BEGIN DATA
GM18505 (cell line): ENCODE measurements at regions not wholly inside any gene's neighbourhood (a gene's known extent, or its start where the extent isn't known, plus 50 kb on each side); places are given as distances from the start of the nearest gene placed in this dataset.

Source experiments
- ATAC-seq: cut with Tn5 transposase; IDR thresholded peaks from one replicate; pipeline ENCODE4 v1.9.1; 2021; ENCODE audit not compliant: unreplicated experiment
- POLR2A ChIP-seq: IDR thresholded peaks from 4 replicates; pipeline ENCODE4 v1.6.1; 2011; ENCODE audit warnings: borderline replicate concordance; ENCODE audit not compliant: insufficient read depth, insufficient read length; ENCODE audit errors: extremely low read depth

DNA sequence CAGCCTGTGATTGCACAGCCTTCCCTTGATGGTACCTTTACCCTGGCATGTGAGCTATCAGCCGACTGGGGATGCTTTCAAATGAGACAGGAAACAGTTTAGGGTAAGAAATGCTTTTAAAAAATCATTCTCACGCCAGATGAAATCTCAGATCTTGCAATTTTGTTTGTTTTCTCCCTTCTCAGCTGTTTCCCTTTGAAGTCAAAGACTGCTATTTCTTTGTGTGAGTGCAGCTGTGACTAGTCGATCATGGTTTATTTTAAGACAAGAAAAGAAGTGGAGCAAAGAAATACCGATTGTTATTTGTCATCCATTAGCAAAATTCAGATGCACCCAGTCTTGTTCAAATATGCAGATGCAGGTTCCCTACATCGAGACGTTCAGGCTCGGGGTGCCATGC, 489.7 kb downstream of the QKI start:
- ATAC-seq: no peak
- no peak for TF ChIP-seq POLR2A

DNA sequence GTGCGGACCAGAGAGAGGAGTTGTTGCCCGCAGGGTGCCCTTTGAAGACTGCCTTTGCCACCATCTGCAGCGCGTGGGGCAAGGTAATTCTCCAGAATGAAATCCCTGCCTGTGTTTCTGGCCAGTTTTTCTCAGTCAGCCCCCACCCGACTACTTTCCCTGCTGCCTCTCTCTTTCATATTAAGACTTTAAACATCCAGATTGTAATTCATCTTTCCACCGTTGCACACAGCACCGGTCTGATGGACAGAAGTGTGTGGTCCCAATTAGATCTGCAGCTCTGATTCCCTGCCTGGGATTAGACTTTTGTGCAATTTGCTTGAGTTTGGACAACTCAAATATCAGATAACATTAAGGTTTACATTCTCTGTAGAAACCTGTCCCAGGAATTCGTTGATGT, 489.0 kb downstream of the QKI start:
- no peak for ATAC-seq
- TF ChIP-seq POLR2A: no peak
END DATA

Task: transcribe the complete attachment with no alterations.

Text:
GM18505 (cell line): ENCODE measurements at regions not wholly inside any gene's neighbourhood (a gene's known extent, or its start where the extent isn't known, plus 50 kb on each side); places are given as distances from the start of the nearest gene placed in this dataset.

Source experiments
- ATAC-seq: cut with Tn5 transposase; IDR thresholded peaks from one replicate; pipeline ENCODE4 v1.9.1; 2021; ENCODE audit not compliant: unreplicated experiment
- POLR2A ChIP-seq: IDR thresholded peaks from 4 replicates; pipeline ENCODE4 v1.6.1; 2011; ENCODE audit warnings: borderline replicate concordance; ENCODE audit not compliant: insufficient read depth, insufficient read length; ENCODE audit errors: extremely low read depth

DNA sequence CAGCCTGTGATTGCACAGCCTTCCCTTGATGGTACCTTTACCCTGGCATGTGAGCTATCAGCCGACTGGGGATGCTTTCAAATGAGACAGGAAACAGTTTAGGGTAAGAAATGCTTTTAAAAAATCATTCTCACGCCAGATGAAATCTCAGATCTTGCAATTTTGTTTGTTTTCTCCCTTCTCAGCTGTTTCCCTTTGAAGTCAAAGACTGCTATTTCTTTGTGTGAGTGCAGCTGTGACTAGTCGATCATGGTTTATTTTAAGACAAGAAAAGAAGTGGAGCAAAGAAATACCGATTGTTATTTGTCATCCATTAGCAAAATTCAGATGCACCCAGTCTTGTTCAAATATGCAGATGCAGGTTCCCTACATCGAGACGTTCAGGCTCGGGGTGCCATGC, 489.7 kb downstream of the QKI start:
- ATAC-seq: no peak
- no peak for TF ChIP-seq POLR2A

DNA sequence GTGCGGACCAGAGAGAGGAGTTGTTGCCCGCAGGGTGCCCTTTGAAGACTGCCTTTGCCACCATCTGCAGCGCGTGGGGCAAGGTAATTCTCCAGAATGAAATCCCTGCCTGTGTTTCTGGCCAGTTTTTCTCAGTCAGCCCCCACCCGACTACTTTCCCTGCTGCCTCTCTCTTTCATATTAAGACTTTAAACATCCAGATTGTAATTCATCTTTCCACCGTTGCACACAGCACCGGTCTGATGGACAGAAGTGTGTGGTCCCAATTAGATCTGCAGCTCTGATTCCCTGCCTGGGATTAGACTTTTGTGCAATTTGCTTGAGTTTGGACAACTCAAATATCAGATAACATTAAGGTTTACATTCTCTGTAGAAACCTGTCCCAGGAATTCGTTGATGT, 489.0 kb downstream of the QKI start:
- no peak for ATAC-seq
- TF ChIP-seq POLR2A: no peak